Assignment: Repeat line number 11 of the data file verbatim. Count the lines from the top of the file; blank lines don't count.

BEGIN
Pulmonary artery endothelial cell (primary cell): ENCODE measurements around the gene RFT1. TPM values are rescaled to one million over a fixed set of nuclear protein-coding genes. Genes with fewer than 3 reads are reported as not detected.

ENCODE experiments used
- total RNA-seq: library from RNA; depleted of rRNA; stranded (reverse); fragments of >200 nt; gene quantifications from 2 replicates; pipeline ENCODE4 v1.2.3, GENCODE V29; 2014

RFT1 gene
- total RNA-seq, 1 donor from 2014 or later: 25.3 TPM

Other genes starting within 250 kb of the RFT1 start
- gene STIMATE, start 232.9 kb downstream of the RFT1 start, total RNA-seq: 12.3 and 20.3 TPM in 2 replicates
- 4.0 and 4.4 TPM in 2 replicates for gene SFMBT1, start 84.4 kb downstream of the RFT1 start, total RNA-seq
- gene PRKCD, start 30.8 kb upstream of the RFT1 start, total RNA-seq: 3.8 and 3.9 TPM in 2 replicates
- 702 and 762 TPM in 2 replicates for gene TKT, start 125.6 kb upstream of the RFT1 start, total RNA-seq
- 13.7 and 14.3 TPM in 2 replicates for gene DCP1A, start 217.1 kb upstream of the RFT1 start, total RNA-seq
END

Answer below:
- 13.7 and 14.3 TPM in 2 replicates for gene DCP1A, start 217.1 kb upstream of the RFT1 start, total RNA-seq